Styrenic Thermoplastic Vulcanizates (STPVs) were developed for long-term high temperature aging applications. These STPVs consist of polypropylene as the continuous phase and a modified Hydrogenated Styrenic Block Copolymer (mHSBC) as the dispersed phase. Property comparisons between STPVs and conventional TPVs (CTPVs) were reported in a prior monograph. These new STPVs show an improvement in solvent resistance by 20 % after 500 hours of immersion in IRM 903 oil at 125°C. The elastic recovery is 50 % better than CTPVs. The property retention for tensile characteristics is approximately 10% higher after aging for 1440 hours at 125°C when compared to CTPVs. These observed property improvements for STPVs relative to conventional TPVs are possibly explained by the unique morphology of the resulting compound. These performance characteristics make Uniprene XL™ suitable for high temperature and chemical environment applications. This new TPV technology is expected to bridge the gap between polypropylene/EPDM TPVs and more costly engineering TPVs.
Simulations of Layer-By-Layer Assembly of Polyelectrolyte Multilayers
Pritesh Patel, Junhwan Jeon, Andrey V. Dobrynin, Patrick T. Mather, May 2005
Layer-by-layer processing of polyelectrolyte multilayers is a polymer processing technique that enables molecular-level control over the formation of precision coatings. Despite present widespread use, a fundamental understanding of the process remains elusive prompting us to employ molecular dynamics simulations of the process. Multilayer build-up was achieved through sequential adsorption of charged polymers in a layer-bylayer fashion from dilute solutions, the strong electrostatic attraction between oppositely charged polyelectrolytes driving multilayer growth. We find that a charge reversal after each deposition step is critical for steady multiplayer growth and a linear increase in polymer mass adsorbed after several deposition steps. Also, substantial intermixing between chains adsorbed during different deposition steps is observed. These results will be summarized, along with a perspective for the future, in our interactive presentation.
Microstructured Polyacrylamide-Cochitosan/ Xanthan Hydrogels
Juan C. Sánchez-Díaz, Agustín Martínez-Ruvalcaba, Alejandro González-Alvarez, Pedro Ortega-Gudiño, May 2005
The synthesis of microstructured polyacrylamide-cochitosan and polyacrylamida-co-chitosan/xanthan hydrogels with large swelling capacity and improved mechanical properties were studied. Crosslinked polyacrylamide particles of nanosize scale are made by inverse microemulsion polymerization. These particles are then dried and redispersed in an aqueous solution of acrylamide and polymerized in the presence of a crosslinking agent and chitosan solution with or without the presence of xanthan polysaccharide solution. The swelling capacity of these hydrogels are studied and compared with the results obtained with conventional polyacrylamide hydrogels.
Morphological and Mechanical Properties of Epoxy Foam Reinforced Composites
Kyoko Ishiguro, Takuya Karaki, Samra S. Sangari, James C. Seferis, May 2005
Carbon fiber-reinforced plastics (CFRP) are widely used in a variety of industries such as sports and aerospace. In this work, the effects of presence of foam interlayer in carbon fiber-reinforced laminates on morphological and mechanical properties of the composites were investigated. Carbon fiber-reinforced plastics with epoxy foams were prepared at various processing conditions. The optical microscopy and the scanning electron microscopy (SEM) micrographs showed that the porous composites of pore size of less that 100nm were obtained. The presence of foam in the laminates resulted in composites with a better mechanical strength than the pore-free composites.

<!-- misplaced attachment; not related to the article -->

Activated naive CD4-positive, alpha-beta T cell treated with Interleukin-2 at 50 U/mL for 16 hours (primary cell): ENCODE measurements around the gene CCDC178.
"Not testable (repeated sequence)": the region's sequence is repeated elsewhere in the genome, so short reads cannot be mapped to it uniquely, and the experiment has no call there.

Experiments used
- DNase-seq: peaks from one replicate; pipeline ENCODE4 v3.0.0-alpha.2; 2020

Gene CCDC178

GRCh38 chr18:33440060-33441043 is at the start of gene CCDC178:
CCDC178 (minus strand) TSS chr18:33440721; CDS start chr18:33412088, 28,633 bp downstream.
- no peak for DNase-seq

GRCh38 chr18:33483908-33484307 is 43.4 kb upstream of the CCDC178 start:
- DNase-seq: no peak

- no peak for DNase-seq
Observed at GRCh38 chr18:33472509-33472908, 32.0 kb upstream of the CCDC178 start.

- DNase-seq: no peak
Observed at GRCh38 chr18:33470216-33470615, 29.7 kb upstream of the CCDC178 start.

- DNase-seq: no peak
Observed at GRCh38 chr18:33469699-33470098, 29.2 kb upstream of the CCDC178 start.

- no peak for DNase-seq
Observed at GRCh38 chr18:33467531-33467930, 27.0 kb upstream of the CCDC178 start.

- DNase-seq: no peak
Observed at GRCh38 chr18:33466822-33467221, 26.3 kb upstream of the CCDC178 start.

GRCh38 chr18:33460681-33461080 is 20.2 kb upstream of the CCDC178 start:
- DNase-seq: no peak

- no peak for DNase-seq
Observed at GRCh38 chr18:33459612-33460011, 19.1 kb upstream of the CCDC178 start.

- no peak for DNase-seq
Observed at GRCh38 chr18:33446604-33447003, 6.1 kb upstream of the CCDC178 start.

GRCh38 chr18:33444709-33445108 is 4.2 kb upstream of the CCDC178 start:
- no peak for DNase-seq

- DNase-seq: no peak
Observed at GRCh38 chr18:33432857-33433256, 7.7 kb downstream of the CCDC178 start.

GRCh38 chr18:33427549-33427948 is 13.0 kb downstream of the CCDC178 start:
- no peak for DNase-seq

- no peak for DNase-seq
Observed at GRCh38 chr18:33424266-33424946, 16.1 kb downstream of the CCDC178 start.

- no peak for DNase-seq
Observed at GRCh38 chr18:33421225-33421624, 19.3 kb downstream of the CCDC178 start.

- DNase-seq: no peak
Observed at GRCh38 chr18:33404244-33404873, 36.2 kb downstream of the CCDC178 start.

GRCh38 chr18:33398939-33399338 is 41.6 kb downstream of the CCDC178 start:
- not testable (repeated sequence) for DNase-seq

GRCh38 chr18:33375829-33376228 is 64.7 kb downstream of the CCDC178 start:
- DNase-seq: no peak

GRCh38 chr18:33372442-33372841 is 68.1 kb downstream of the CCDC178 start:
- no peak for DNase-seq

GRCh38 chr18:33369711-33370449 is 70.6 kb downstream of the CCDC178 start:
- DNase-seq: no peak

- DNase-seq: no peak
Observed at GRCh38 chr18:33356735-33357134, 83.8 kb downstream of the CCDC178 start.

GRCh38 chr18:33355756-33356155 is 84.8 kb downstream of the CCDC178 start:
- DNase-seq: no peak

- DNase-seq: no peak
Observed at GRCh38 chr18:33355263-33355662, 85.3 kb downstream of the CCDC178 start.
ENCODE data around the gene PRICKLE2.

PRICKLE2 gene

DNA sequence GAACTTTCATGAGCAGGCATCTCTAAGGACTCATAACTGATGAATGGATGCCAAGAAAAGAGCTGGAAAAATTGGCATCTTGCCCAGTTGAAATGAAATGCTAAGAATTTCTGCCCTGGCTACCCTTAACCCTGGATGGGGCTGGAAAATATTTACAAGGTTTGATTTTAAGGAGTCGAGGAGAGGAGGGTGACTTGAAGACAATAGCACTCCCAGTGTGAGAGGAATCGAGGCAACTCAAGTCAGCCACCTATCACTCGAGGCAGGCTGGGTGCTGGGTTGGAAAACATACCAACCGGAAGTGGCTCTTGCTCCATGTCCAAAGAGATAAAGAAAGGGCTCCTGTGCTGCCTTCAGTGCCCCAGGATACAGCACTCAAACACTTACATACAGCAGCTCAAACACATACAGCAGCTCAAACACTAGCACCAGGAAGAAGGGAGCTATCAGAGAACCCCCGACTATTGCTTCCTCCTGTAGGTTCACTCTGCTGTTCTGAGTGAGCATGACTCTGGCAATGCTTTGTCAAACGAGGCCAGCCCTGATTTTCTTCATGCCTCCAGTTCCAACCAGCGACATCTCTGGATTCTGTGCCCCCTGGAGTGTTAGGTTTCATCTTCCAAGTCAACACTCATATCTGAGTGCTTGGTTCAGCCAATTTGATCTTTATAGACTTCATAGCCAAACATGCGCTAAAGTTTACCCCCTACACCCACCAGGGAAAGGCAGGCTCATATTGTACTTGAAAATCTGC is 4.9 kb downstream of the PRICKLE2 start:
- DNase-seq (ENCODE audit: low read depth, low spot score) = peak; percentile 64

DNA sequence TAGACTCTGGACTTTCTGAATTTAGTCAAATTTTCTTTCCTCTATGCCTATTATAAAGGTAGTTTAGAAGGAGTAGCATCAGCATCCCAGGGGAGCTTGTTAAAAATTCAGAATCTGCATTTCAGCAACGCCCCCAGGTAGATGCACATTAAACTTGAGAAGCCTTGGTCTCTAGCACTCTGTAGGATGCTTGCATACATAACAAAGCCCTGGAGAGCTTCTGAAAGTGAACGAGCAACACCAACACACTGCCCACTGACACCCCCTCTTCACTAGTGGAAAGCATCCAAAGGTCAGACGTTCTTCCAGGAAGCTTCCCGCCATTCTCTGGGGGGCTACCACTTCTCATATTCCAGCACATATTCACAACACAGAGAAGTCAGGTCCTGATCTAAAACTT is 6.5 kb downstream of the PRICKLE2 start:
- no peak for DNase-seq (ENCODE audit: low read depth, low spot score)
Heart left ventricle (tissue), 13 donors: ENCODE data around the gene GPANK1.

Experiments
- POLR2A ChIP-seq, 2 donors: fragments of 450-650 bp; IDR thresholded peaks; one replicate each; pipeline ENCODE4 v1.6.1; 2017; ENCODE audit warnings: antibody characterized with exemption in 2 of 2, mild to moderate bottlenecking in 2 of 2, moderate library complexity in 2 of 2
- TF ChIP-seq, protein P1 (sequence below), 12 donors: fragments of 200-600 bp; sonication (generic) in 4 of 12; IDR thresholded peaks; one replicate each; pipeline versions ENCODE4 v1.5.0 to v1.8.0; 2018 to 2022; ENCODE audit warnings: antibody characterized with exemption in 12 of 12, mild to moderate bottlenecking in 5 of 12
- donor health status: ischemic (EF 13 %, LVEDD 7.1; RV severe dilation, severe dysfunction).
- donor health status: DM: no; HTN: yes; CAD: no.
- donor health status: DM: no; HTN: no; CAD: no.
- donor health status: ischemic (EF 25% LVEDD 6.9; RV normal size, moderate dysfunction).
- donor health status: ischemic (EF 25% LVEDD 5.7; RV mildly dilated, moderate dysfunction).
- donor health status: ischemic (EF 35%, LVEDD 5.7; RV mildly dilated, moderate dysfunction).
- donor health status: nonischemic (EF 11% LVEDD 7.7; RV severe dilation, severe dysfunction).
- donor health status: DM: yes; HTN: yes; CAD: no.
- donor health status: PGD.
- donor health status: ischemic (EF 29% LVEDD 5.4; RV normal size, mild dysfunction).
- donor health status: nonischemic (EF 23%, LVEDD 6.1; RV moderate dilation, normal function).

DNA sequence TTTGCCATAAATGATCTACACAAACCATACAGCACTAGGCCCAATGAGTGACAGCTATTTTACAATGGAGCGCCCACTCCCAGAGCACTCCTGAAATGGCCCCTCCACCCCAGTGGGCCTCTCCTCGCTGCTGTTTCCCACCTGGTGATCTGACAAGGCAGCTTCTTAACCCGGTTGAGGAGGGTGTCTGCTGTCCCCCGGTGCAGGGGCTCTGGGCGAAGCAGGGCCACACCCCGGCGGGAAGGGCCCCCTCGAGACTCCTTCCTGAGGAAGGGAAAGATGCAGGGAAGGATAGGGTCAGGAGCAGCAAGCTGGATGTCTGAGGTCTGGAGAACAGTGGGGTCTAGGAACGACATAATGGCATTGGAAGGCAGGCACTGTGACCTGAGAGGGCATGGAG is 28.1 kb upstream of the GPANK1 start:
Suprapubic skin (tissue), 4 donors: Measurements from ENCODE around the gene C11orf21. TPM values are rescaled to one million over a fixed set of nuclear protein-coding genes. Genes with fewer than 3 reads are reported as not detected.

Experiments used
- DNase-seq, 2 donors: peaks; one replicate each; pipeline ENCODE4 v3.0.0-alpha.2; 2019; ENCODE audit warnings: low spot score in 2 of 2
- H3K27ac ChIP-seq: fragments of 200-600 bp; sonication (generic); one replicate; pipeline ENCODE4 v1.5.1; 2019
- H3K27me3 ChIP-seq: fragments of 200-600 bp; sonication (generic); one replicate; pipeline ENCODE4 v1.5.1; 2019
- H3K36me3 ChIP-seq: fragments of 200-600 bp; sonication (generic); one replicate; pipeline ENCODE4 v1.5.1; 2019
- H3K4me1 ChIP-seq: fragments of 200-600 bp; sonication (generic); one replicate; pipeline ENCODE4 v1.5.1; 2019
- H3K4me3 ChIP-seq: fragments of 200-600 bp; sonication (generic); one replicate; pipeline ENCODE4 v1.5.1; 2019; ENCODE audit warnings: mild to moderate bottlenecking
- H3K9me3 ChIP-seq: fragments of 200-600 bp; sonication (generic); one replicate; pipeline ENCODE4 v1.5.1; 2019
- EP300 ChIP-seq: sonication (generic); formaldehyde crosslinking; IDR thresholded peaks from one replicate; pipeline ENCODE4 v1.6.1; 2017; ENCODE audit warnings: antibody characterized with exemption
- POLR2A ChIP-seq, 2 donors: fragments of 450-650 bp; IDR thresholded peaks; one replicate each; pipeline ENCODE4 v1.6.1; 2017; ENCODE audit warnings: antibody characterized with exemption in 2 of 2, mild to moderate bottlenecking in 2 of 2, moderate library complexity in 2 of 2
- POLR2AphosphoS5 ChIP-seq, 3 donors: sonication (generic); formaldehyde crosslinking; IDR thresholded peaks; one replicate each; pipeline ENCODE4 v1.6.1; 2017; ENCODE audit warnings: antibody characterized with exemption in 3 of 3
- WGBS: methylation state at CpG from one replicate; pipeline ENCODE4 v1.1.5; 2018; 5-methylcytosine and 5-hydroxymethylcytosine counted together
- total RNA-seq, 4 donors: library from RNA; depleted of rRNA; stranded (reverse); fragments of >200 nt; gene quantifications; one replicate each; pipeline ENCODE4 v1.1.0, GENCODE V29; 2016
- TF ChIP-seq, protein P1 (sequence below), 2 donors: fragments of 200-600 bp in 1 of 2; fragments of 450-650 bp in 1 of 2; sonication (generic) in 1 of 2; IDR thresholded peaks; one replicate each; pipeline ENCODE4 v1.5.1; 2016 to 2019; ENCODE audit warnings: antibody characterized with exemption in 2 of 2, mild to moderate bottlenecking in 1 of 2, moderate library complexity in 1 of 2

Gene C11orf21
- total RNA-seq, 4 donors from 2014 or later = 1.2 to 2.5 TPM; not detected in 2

Effect of Process Parameters on Viscoelastic Properties and Hoop Stress in Micro Injection Molded Parts
Amit Asthana, Bhavjit S. Ghumman, Ruchi Karania, Shardul Patel, Carol M.F. Barry, May 2005
Measuring the properties of micromolded parts has always been a challenge, but modified testing procedures may solve this problem. Tensile properties using a modified shear punch test and dynamic mechanical properties with modified torsion test fixture. The measured tensile strength increased significantly with packing pressure and melt temperature whereas mold temperature and injection velocities had little effect of these properties. Moreover, the strength of the micromolded parts was also greater than the values reported for standard tensile tests, thereby suggesting that skin effects influence the mechanical properties of thin-wall parts. The torsional properties of a micromold part, however, were similar to those for standard test specimens and increased with injection velocity and packing pressure.
Effect of Processing and Aspect Ratio on the Percolation Threshold of Exfoliated Graphite-Polypropylene Nanocomposites
Kyriaki Kalaitzidou, Hiroyuki Fukushima, Lawrence T. Drzal, May 2005
Polypropylene based nanocomposites reinforced with exfoliated graphite nano-platelets (~10nm thickness, ~1mm diameter, < 5$/lb, Young’s Modulus ~1060Gpa) were fabricated using melt mixing. Initially, the nanoplatelets are mechanically dispersed into the polymer melt i.e., a twin-screw extruder, and then the composites are made using injection and compression molding. The effects that processing, aspect ratio and dispersion of graphite in the polymer matrix have on the electrical conductivity and percolation threshold of the nanocomposites are explored.
Co-Extrusion of Films for Medical and Other Packaging Applications
Jessica Z. Bielawski, Matthew Boshar, Joseph Morano, May 2005
In this study the co-extrusion and use of a cyclicalpha olefin and metallocene polyethylene for medical and packaging applications was investigated. The combination of these materials are cost competitive and provides the opportunities for an environmentally friendly disposal and possible recycling. A film with alternating polyethylene, cyclic- alpha olefin, and polyethylene layers was coextruded with the use of three extruders leading into a multi-layer feedblock. The film was tested for oxygen and water permeability, tensile properties, falling dart impact strength, and tear strength. An economic analysis of the fabrication of the film for the use in medical and packaging applications was also constructed. The study demonstrated that the co-extrusion of a cyclo-olefin and metallocene polyethylene provides an opportunity for environmental means of disposal and a means of fabrication.
Comparison of Predicted and Experimental Filling of Micromolded Parts
Rujul B. Majmundar, Amit Asthana, Bhavjit S. Ghumman, Carol M.F. Barry, May 2005